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Re: 48-Hour Consensus Call: InstateLongdesc CP Update

From: Janina Sajka <janina@rednote.net>
Date: Wed, 19 Sep 2012 16:31:58 -0400
To: Leif H Silli <xn--mlform-iua@xn--mlform-iua.no>
Cc: mjs@apple.com, bhawkeslewis@googlemail.com, joshue.oconnor@cfit.ie, silviapfeiffer1@gmail.com, faulkner.steve@gmail.com, john@foliot.ca, rubys@intertwingly.net, public-html-a11y@w3.org
Message-ID: <20120919203158.GA21218@opera.rednote.net>
Leif H Silli writes:
> Maciej, e.g. Janina did not reject Steve's findings. She only
> questioned their relevance. It would be more interesting - now - to
> conclude about: how to interpret the misuse and why it is negative
> or does not matter. Leif
> 

This is correct--thanks, Leif. In particular we have a scientific study
of the efficacy of (long) textual descriptions of graphics comparing
several modalities:

http://ncam.wgbh.org/experience_learn/educational_media/stemdx#top

I submit the findings of this kind of study are far more useful than a
random collection of incidental usage in the wild.

The use being made of longdesc in educational settings in the U.S.
particularly is systematic, extensive, and invisible to the casual
observer because it exists behind copyright restrictions. It also
succeeds despite the lack of support from browser developers which we
keep hearing about here. Even without the major vendors, people are
finding value in this HTML 4 attribute today--value which HTML 5 has not
replaced.

Janina

> 
> ------- Opprinnelig melding -------
> >Fra: Maciej Stachowiak <mjs@apple.com>
> >Til: bhawkeslewis@googlemail.com
> >Cc: joshue.oconnor@cfit.ie, xn--mlform-iua@xn--mlform-iua.no,
> >silviapfeiffer1@gmail.com, faulkner.steve@gmail.com,
> >john@foliot.ca, rubys@intertwingly.net, public-html-a11y@w3.org
> >Sendt: 19/9/'12,  18:43
> >
> >
> >On Sep 19, 2012, at 3:11 AM, Benjamin Hawkes-Lewis
> ><bhawkeslewis@googlemail.com> wrote:
> >
> >>On Wed, Sep 19, 2012 at 11:07 AM, Joshue O Connor
> >><joshue.oconnor@cfit.ie> wrote:
> >>>>I did not have time too look through it, but those I looked at either
> >>>>contained only a "#" or they contained (another) image file. With
> >>>>regard to the first (#) then I agree "misinformed" about the potential
> >>>>negative effect. With regard to image URLs inside @longdesc,
> >>>>then there
> >>>>are image light box solutions - libraries - that  more or less
> >>>>consciously makes incorrect use of longdesc. (Today they would perhaps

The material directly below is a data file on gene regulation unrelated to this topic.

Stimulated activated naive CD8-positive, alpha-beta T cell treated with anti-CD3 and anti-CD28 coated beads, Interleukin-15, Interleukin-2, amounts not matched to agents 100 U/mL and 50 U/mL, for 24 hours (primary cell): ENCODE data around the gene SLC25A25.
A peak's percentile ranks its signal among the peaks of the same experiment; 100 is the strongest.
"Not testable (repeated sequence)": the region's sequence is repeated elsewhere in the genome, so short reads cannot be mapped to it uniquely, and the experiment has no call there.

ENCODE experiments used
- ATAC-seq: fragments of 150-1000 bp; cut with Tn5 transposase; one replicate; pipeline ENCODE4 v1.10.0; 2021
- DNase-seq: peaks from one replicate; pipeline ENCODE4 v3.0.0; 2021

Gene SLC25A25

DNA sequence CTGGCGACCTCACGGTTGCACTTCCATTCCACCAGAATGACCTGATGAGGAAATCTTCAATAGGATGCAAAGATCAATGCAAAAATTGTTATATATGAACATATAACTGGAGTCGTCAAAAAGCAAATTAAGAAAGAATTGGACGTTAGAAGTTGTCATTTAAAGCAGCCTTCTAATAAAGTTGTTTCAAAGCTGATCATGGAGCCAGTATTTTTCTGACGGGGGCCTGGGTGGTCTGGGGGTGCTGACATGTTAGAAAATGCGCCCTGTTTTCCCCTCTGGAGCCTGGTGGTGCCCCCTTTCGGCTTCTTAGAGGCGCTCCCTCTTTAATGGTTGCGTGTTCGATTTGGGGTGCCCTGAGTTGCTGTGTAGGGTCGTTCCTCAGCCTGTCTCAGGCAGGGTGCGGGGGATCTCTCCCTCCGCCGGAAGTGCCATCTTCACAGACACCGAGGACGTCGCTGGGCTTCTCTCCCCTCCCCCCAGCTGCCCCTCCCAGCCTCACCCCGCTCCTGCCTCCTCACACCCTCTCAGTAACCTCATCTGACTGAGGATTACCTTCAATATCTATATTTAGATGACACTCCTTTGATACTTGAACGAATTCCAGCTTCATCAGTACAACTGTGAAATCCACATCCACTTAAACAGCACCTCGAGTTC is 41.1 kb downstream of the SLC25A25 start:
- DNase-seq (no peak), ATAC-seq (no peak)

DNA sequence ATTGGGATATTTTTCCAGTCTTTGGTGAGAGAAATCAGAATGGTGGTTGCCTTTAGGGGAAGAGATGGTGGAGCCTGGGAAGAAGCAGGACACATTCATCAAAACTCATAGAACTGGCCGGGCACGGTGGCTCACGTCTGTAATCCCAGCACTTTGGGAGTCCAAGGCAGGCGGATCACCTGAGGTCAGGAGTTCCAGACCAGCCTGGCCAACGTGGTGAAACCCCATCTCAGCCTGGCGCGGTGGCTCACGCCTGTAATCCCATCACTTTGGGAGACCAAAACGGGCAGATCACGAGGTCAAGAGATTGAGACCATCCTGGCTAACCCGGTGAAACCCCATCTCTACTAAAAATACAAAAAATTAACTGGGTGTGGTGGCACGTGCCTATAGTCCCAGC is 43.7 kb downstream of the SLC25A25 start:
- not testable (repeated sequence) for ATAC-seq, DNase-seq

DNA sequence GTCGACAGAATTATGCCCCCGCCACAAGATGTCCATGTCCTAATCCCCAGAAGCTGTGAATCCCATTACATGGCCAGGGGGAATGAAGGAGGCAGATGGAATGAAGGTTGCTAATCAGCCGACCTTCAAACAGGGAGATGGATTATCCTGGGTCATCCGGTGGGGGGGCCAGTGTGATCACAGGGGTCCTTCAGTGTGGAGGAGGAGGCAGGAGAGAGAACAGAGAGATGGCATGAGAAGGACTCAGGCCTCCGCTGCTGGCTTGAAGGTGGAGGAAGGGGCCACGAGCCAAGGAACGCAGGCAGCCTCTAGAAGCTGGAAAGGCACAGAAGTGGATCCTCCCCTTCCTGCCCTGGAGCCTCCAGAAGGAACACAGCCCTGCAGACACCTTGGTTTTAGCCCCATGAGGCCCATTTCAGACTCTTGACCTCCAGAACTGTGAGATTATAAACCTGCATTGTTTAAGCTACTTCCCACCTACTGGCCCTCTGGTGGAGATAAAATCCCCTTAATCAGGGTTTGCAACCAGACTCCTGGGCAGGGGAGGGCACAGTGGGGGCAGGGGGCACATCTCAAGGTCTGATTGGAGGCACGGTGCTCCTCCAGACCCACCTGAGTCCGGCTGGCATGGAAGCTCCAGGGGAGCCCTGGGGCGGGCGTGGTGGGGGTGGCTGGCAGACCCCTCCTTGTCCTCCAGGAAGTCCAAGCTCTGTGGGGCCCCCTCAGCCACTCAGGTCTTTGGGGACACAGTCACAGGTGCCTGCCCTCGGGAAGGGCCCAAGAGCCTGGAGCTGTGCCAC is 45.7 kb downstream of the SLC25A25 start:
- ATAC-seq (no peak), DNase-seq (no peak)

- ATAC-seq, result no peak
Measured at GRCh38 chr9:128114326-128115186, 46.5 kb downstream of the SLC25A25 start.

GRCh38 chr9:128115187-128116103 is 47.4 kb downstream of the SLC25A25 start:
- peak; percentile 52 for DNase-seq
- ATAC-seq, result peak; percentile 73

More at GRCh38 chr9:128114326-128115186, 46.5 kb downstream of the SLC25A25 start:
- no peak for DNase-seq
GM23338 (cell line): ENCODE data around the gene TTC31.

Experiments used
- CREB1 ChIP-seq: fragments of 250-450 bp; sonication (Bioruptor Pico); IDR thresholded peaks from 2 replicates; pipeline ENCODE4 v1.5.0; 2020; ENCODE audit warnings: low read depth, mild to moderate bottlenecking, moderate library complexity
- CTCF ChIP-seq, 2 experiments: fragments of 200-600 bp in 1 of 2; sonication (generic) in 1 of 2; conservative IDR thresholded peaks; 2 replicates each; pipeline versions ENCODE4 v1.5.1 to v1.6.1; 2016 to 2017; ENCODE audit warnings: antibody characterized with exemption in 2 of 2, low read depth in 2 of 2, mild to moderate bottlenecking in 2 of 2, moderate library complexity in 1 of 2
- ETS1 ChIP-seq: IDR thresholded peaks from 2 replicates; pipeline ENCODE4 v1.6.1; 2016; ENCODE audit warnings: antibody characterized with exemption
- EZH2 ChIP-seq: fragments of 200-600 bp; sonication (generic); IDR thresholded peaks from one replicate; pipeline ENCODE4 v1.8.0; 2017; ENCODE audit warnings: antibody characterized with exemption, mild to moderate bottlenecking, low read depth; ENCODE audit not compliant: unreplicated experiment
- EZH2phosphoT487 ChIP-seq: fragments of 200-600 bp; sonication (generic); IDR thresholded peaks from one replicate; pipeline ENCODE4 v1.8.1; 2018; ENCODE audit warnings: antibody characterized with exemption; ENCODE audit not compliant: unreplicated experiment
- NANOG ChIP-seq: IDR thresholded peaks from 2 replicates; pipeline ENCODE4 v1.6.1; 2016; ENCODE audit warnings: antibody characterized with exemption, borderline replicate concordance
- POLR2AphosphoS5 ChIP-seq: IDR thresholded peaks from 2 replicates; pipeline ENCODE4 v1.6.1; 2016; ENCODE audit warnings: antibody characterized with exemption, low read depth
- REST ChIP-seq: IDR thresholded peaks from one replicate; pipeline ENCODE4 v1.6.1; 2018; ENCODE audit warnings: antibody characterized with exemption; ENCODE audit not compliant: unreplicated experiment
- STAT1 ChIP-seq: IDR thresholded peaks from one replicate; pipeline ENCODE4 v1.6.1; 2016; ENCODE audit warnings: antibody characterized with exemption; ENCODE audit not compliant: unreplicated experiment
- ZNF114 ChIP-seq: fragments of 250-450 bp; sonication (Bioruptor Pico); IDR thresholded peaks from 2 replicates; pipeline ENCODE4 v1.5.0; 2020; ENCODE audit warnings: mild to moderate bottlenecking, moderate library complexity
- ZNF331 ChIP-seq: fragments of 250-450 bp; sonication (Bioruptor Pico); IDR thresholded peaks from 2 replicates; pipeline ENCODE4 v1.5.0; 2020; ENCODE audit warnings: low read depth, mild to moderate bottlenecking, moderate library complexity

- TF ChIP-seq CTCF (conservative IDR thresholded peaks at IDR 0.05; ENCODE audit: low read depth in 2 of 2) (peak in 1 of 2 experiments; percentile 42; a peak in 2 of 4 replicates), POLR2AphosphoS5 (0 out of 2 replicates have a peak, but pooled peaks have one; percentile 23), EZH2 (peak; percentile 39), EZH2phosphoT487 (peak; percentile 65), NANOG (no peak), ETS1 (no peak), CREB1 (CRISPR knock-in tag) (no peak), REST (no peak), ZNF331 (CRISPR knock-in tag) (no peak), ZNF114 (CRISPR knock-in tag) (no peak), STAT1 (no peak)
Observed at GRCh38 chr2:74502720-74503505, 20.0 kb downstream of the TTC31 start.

> >>>>picked at @data-foo attribute instead - but that was not
> >>>>'valid' then.)
> >>>>Of the few I scanned, no one contained text.
> >>>
> >>>
> >>>Yikes, maybe it is the former Silvia. Thanks for doing that
> >>>Leif. It does
> >>>therefore sound like an inappropriate sample population or at least
> >>>partially so.
> >>
> >>How does the reason why longdesc was misused make it in an
> >>inappropriate sample population for client software developers trying
> >>to make a decision about whether to expose longdesc via UI to their
> >>users?
> >>
> >>(My problem with these approaches to sampling is that randomly
> >>sampling the web corpus doesn't match the pattern of usage by typical
> >>users, it just tells you about long tail effects, so the relationship
> >>with user impact is unclear.)
> >
> >Some browser vendors (including Apple) have the ability to gather
> >data on real-world usage as actually observed by users. Generally
> >for privacy considerations we cannot log individual URLs. But we
> >could log data such as:
> >
> >- What proportion of images have a longdesc attribute
> >- What proportion of those images have obviously wrong longdesc
> >URLs (empty, #, appears to be an image, top-level URL of a domain,
> >url of the same page that contains the image, etc)
> >
> >Would folks see such data as more credible? It would be
> >significant effort and we could not reveal the raw numbers. I
> >suspect many would reject such data as not publicly reproducible.
> >
> >Regards,
> >Maciej
> >
> >

-- 

Janina Sajka,	Phone:	+1.443.300.2200
			sip:janina@asterisk.rednote.net
		Email:	janina@rednote.net

The Linux Foundation
Chair, Open Accessibility:	http://a11y.org

The World Wide Web Consortium (W3C), Web Accessibility Initiative (WAI)
Chair,	Protocols & Formats	http://www.w3.org/wai/pf
	Indie UI			http://www.w3.org/WAI/IndieUI/
Received on Wednesday, 19 September 2012 20:32:36 GMT

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